If you’re like Canadian CED Network Executive Director, Michael Toye, you have a pile of books on the side of your desk (see image below right) to remind you of how much you would like to read, if ever you get enough time. Many of us see the few weeks of summer vacation we may have as the prime opportunity to set high expectations for the reading we’d like to accomplish.
Building on last year’s blog post, we again asked staff and board members what they were planning on reading this summer, both vocationally and ‘vacationally’.
Below is what we have compiled and it provides a great window into the personalities and interests of those involved in the daily operations of CCEDNet and those involved in providing the oversight and vision building of CCEDNet’s work.
|But more than that, we hope you might be intrigued by some of the titles below, and we hope you’ll share what you’re reading.
Click on the names below or scroll down to read the suggestions.
Truth and Reconciliation Commission
by The Truth and Reconciliation Commission of Canada
This body of work is essential reading for all Canadians, but particularly those of us who work in fields where we are often working alongside or on behalf of Indigenous peoples. It will be a hard look at our collective history, but will provide context, evidence, and motivation for how we can build a new and better relationship with Indigenous communities that supports equity and an economy that is for all of us, forever.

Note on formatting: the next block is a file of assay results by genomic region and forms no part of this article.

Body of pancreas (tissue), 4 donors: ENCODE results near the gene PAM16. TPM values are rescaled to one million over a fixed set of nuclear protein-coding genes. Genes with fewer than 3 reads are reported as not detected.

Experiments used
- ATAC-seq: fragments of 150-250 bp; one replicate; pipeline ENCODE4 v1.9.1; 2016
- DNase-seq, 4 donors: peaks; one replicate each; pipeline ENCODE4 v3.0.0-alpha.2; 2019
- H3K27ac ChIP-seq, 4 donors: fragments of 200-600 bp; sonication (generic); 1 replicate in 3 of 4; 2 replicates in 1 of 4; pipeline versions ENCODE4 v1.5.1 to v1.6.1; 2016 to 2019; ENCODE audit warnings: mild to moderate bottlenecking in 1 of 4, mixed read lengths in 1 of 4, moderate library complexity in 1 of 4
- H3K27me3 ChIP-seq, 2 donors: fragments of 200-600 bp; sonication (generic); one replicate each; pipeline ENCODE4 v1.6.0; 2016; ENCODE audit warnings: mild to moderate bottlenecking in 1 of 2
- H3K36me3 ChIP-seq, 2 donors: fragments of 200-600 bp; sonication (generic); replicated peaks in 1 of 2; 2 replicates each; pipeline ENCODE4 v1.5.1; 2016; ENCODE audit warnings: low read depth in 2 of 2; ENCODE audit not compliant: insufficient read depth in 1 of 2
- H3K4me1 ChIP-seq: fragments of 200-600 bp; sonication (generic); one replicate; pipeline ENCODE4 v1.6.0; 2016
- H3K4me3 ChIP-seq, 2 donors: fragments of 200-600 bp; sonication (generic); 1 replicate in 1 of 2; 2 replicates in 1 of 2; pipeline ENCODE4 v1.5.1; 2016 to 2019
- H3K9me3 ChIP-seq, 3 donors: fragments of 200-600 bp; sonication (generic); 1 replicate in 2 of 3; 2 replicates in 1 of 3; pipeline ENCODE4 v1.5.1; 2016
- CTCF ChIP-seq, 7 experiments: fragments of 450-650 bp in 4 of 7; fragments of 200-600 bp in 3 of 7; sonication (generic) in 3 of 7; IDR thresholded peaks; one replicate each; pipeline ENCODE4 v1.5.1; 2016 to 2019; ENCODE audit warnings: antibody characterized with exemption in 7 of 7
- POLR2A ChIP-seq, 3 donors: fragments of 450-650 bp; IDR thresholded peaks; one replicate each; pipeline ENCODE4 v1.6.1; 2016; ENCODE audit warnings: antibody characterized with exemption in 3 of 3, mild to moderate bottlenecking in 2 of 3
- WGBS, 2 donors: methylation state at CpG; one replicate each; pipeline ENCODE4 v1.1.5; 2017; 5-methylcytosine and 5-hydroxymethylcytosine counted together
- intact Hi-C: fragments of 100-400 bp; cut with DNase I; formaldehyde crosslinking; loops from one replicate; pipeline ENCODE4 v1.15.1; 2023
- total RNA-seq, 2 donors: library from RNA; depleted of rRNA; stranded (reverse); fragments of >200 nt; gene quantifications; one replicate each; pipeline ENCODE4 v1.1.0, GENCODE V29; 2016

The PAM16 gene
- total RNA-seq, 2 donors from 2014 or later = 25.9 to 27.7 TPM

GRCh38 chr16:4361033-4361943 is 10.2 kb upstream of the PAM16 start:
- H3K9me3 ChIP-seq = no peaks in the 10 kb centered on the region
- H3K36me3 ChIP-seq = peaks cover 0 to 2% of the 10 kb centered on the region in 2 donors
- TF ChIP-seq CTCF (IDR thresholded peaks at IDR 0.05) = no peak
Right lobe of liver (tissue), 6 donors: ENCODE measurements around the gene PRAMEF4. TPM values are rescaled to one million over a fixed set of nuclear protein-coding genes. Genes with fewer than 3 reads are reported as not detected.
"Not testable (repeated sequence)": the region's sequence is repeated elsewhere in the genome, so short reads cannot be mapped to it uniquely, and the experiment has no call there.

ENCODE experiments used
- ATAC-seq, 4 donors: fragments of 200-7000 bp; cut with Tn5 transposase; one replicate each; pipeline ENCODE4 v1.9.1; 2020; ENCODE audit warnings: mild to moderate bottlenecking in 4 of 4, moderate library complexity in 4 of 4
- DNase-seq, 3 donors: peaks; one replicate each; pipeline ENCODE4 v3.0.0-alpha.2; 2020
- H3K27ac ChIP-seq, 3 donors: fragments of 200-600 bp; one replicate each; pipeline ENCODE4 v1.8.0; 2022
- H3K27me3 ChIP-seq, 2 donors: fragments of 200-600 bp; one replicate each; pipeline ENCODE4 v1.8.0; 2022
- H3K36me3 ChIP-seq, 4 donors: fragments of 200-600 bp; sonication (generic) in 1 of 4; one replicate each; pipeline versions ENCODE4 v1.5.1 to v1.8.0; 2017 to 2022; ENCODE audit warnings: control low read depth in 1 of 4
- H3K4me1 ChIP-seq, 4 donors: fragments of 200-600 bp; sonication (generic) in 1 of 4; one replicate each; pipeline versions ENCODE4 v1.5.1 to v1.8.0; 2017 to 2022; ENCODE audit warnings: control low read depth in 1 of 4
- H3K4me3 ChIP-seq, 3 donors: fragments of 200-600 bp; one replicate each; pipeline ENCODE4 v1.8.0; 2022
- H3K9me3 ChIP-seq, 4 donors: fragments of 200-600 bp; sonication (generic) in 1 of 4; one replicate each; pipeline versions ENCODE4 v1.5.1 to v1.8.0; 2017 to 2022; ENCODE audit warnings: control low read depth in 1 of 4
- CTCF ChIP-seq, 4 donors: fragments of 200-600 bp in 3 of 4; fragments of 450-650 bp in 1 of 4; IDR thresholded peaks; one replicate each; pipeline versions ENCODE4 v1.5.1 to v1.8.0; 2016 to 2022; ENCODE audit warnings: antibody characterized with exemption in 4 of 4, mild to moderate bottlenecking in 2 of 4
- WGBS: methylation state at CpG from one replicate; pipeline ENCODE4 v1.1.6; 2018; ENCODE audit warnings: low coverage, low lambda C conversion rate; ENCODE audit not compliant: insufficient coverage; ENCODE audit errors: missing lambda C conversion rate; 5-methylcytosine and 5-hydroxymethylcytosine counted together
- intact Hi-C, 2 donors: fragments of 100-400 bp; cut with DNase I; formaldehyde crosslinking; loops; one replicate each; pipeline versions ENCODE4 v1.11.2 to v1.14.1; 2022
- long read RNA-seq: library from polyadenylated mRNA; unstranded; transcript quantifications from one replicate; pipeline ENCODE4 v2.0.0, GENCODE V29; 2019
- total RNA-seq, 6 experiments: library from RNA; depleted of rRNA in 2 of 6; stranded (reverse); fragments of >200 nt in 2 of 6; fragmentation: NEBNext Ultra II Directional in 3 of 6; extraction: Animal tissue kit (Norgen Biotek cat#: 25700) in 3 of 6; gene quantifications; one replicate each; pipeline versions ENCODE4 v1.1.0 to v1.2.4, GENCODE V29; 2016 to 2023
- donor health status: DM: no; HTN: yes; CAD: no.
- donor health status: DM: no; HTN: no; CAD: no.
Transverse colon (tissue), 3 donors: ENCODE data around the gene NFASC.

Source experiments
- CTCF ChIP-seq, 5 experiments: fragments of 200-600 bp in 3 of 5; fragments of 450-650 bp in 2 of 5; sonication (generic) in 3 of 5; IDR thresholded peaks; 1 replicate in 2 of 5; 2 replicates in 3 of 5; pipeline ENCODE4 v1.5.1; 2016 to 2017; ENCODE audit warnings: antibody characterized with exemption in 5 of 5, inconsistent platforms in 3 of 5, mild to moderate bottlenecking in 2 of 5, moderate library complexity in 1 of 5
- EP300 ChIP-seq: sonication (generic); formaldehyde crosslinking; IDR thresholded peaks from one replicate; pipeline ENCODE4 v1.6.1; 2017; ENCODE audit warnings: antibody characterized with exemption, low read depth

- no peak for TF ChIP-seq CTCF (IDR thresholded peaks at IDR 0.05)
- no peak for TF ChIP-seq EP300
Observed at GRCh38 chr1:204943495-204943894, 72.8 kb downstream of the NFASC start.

by Paul Born
This is a newer piece from the leader of Tamarack, and I’m looking forward to learning more about his understanding of community in a modern, global age and how we can deepen our sense of this key component of our work. I’m especially interested in his first pillar of deep community, focusing on how sharing our stories. I’m hoping to see ways to share diverse stories and build a more rich, nuanced, and truthful understanding of my own community.
Pilgrim at Tinker Creek
by Annie Dillard
This is technically called fiction, but more of a rumination on the way we are rooted in our place and landscape. I’ve read it many times before and want to revisit it because she pulls us towards a slower, calmer observation of the world around us. This slowed down way of life is appealing while the world seems to spin ever faster around me.
|More about Sarah Leeson-Klym||top ^|
Why David Sometimes Wins
by Marshall Ganz
It’s about leadership, organization and strategy in the California Farm Worker’s Movement in the 60’s. Marshall Ganz is currently a professor of sociology at Harvard, but he used to be right in there as an organizer in the 60’s. One of the best books I’ve ever read about organizing. Excellent balance of theory, practice and story.
|More about Laurie Cook||top ^|
The life and times of Raúl Prebisch
by Edgar J.